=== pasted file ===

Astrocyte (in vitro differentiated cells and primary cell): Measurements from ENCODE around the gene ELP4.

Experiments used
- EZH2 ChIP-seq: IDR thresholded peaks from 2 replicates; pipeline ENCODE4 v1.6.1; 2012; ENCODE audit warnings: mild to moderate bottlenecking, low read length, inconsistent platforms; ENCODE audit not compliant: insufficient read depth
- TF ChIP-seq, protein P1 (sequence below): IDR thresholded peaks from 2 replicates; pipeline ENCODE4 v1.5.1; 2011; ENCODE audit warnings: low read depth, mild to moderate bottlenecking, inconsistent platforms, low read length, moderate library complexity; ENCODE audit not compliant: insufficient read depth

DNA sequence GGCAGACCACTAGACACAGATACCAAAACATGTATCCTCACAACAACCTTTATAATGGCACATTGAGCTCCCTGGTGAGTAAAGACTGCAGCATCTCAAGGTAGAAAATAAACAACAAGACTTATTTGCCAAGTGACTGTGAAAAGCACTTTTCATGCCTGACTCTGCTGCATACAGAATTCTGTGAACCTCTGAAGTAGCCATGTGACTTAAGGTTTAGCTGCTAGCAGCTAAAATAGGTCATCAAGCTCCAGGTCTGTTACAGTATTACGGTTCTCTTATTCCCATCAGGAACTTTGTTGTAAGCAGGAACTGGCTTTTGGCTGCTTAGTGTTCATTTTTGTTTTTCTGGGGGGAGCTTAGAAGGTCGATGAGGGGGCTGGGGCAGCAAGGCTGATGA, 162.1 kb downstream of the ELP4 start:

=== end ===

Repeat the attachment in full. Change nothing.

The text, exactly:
Astrocyte (in vitro differentiated cells and primary cell): Measurements from ENCODE around the gene ELP4.

Experiments used
- EZH2 ChIP-seq: IDR thresholded peaks from 2 replicates; pipeline ENCODE4 v1.6.1; 2012; ENCODE audit warnings: mild to moderate bottlenecking, low read length, inconsistent platforms; ENCODE audit not compliant: insufficient read depth
- TF ChIP-seq, protein P1 (sequence below): IDR thresholded peaks from 2 replicates; pipeline ENCODE4 v1.5.1; 2011; ENCODE audit warnings: low read depth, mild to moderate bottlenecking, inconsistent platforms, low read length, moderate library complexity; ENCODE audit not compliant: insufficient read depth

DNA sequence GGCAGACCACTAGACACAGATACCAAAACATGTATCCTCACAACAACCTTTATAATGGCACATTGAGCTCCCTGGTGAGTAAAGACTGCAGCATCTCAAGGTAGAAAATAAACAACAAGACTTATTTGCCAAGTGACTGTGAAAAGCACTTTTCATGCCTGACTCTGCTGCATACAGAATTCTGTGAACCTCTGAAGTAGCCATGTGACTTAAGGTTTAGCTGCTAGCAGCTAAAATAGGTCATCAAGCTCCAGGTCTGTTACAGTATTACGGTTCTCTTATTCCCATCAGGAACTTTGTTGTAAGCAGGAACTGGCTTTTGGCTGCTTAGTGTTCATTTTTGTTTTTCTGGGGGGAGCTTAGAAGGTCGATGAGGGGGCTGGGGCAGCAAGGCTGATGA, 162.1 kb downstream of the ELP4 start: